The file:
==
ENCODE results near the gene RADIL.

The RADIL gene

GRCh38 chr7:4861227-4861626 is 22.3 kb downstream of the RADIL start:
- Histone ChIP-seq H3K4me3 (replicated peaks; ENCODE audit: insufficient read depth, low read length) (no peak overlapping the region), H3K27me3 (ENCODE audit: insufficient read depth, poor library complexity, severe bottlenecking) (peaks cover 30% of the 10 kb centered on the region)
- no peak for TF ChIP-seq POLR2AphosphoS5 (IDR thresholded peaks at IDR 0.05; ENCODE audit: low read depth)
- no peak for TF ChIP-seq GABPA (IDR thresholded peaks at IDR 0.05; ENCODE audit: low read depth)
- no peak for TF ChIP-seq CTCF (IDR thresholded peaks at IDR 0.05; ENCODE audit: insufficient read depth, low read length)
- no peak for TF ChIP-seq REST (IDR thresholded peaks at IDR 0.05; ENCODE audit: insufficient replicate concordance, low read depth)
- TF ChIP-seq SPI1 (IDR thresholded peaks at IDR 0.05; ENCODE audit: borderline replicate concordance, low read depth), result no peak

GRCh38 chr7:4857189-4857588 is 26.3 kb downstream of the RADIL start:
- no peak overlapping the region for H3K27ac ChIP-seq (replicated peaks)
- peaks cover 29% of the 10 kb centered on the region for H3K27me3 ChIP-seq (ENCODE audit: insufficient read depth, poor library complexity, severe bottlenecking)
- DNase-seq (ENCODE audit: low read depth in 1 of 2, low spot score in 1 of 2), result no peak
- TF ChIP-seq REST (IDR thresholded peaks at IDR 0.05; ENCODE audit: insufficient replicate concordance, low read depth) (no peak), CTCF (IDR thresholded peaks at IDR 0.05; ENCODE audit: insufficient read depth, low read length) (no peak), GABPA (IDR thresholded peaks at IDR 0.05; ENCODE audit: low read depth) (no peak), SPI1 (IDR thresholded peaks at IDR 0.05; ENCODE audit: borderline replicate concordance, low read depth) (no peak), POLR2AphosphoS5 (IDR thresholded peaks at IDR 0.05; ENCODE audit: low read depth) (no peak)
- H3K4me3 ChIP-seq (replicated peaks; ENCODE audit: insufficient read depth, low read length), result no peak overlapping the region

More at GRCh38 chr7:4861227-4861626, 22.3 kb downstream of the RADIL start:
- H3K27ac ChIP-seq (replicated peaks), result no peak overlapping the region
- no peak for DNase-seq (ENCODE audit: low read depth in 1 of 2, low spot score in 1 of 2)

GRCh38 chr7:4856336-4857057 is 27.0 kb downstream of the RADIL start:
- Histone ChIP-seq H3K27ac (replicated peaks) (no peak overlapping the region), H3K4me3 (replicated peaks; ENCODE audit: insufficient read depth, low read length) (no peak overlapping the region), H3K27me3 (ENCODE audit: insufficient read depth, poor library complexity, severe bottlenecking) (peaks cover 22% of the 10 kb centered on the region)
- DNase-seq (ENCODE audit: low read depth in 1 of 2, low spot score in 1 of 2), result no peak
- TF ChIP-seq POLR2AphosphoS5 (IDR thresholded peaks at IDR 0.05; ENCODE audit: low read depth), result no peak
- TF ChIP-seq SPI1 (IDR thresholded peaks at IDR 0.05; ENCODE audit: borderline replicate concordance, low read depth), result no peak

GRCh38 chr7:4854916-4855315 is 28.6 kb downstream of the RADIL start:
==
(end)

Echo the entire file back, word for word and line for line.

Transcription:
ENCODE results near the gene RADIL.

The RADIL gene

GRCh38 chr7:4861227-4861626 is 22.3 kb downstream of the RADIL start:
- Histone ChIP-seq H3K4me3 (replicated peaks; ENCODE audit: insufficient read depth, low read length) (no peak overlapping the region), H3K27me3 (ENCODE audit: insufficient read depth, poor library complexity, severe bottlenecking) (peaks cover 30% of the 10 kb centered on the region)
- no peak for TF ChIP-seq POLR2AphosphoS5 (IDR thresholded peaks at IDR 0.05; ENCODE audit: low read depth)
- no peak for TF ChIP-seq GABPA (IDR thresholded peaks at IDR 0.05; ENCODE audit: low read depth)
- no peak for TF ChIP-seq CTCF (IDR thresholded peaks at IDR 0.05; ENCODE audit: insufficient read depth, low read length)
- no peak for TF ChIP-seq REST (IDR thresholded peaks at IDR 0.05; ENCODE audit: insufficient replicate concordance, low read depth)
- TF ChIP-seq SPI1 (IDR thresholded peaks at IDR 0.05; ENCODE audit: borderline replicate concordance, low read depth), result no peak

GRCh38 chr7:4857189-4857588 is 26.3 kb downstream of the RADIL start:
- no peak overlapping the region for H3K27ac ChIP-seq (replicated peaks)
- peaks cover 29% of the 10 kb centered on the region for H3K27me3 ChIP-seq (ENCODE audit: insufficient read depth, poor library complexity, severe bottlenecking)
- DNase-seq (ENCODE audit: low read depth in 1 of 2, low spot score in 1 of 2), result no peak
- TF ChIP-seq REST (IDR thresholded peaks at IDR 0.05; ENCODE audit: insufficient replicate concordance, low read depth) (no peak), CTCF (IDR thresholded peaks at IDR 0.05; ENCODE audit: insufficient read depth, low read length) (no peak), GABPA (IDR thresholded peaks at IDR 0.05; ENCODE audit: low read depth) (no peak), SPI1 (IDR thresholded peaks at IDR 0.05; ENCODE audit: borderline replicate concordance, low read depth) (no peak), POLR2AphosphoS5 (IDR thresholded peaks at IDR 0.05; ENCODE audit: low read depth) (no peak)
- H3K4me3 ChIP-seq (replicated peaks; ENCODE audit: insufficient read depth, low read length), result no peak overlapping the region

More at GRCh38 chr7:4861227-4861626, 22.3 kb downstream of the RADIL start:
- H3K27ac ChIP-seq (replicated peaks), result no peak overlapping the region
- no peak for DNase-seq (ENCODE audit: low read depth in 1 of 2, low spot score in 1 of 2)

GRCh38 chr7:4856336-4857057 is 27.0 kb downstream of the RADIL start:
- Histone ChIP-seq H3K27ac (replicated peaks) (no peak overlapping the region), H3K4me3 (replicated peaks; ENCODE audit: insufficient read depth, low read length) (no peak overlapping the region), H3K27me3 (ENCODE audit: insufficient read depth, poor library complexity, severe bottlenecking) (peaks cover 22% of the 10 kb centered on the region)
- DNase-seq (ENCODE audit: low read depth in 1 of 2, low spot score in 1 of 2), result no peak
- TF ChIP-seq POLR2AphosphoS5 (IDR thresholded peaks at IDR 0.05; ENCODE audit: low read depth), result no peak
- TF ChIP-seq SPI1 (IDR thresholded peaks at IDR 0.05; ENCODE audit: borderline replicate concordance, low read depth), result no peak

GRCh38 chr7:4854916-4855315 is 28.6 kb downstream of the RADIL start: